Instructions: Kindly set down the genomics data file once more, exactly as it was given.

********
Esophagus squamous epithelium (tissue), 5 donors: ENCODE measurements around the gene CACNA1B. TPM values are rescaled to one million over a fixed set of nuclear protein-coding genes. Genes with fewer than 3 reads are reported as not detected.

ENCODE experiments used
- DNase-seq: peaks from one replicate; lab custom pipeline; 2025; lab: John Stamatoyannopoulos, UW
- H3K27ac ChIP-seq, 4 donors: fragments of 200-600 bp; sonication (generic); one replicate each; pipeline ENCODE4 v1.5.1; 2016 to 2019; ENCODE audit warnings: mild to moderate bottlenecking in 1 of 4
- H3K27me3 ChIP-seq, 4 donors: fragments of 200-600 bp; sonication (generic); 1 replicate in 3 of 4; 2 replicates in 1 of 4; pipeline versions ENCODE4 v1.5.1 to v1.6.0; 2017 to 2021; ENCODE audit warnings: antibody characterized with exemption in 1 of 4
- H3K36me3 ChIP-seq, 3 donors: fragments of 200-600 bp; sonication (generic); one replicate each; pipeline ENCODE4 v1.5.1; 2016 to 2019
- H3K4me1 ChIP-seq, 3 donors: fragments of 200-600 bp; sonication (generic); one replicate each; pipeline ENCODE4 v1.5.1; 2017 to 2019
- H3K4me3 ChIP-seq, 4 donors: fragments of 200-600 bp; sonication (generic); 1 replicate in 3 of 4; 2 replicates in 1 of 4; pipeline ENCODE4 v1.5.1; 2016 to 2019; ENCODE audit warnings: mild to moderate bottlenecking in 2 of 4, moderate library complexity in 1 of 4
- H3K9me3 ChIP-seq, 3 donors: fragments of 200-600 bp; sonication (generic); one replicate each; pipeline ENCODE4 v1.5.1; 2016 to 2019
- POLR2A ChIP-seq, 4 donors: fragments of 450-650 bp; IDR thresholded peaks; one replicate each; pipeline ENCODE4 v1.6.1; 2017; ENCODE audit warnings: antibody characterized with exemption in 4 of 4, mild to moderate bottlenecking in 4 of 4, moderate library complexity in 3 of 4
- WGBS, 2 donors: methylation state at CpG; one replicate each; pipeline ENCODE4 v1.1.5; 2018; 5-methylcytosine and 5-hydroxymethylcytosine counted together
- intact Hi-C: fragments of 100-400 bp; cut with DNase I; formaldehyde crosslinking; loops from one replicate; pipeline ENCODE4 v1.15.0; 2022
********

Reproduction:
Esophagus squamous epithelium (tissue), 5 donors: ENCODE measurements around the gene CACNA1B. TPM values are rescaled to one million over a fixed set of nuclear protein-coding genes. Genes with fewer than 3 reads are reported as not detected.

ENCODE experiments used
- DNase-seq: peaks from one replicate; lab custom pipeline; 2025; lab: John Stamatoyannopoulos, UW
- H3K27ac ChIP-seq, 4 donors: fragments of 200-600 bp; sonication (generic); one replicate each; pipeline ENCODE4 v1.5.1; 2016 to 2019; ENCODE audit warnings: mild to moderate bottlenecking in 1 of 4
- H3K27me3 ChIP-seq, 4 donors: fragments of 200-600 bp; sonication (generic); 1 replicate in 3 of 4; 2 replicates in 1 of 4; pipeline versions ENCODE4 v1.5.1 to v1.6.0; 2017 to 2021; ENCODE audit warnings: antibody characterized with exemption in 1 of 4
- H3K36me3 ChIP-seq, 3 donors: fragments of 200-600 bp; sonication (generic); one replicate each; pipeline ENCODE4 v1.5.1; 2016 to 2019
- H3K4me1 ChIP-seq, 3 donors: fragments of 200-600 bp; sonication (generic); one replicate each; pipeline ENCODE4 v1.5.1; 2017 to 2019
- H3K4me3 ChIP-seq, 4 donors: fragments of 200-600 bp; sonication (generic); 1 replicate in 3 of 4; 2 replicates in 1 of 4; pipeline ENCODE4 v1.5.1; 2016 to 2019; ENCODE audit warnings: mild to moderate bottlenecking in 2 of 4, moderate library complexity in 1 of 4
- H3K9me3 ChIP-seq, 3 donors: fragments of 200-600 bp; sonication (generic); one replicate each; pipeline ENCODE4 v1.5.1; 2016 to 2019
- POLR2A ChIP-seq, 4 donors: fragments of 450-650 bp; IDR thresholded peaks; one replicate each; pipeline ENCODE4 v1.6.1; 2017; ENCODE audit warnings: antibody characterized with exemption in 4 of 4, mild to moderate bottlenecking in 4 of 4, moderate library complexity in 3 of 4
- WGBS, 2 donors: methylation state at CpG; one replicate each; pipeline ENCODE4 v1.1.5; 2018; 5-methylcytosine and 5-hydroxymethylcytosine counted together
- intact Hi-C: fragments of 100-400 bp; cut with DNase I; formaldehyde crosslinking; loops from one replicate; pipeline ENCODE4 v1.15.0; 2022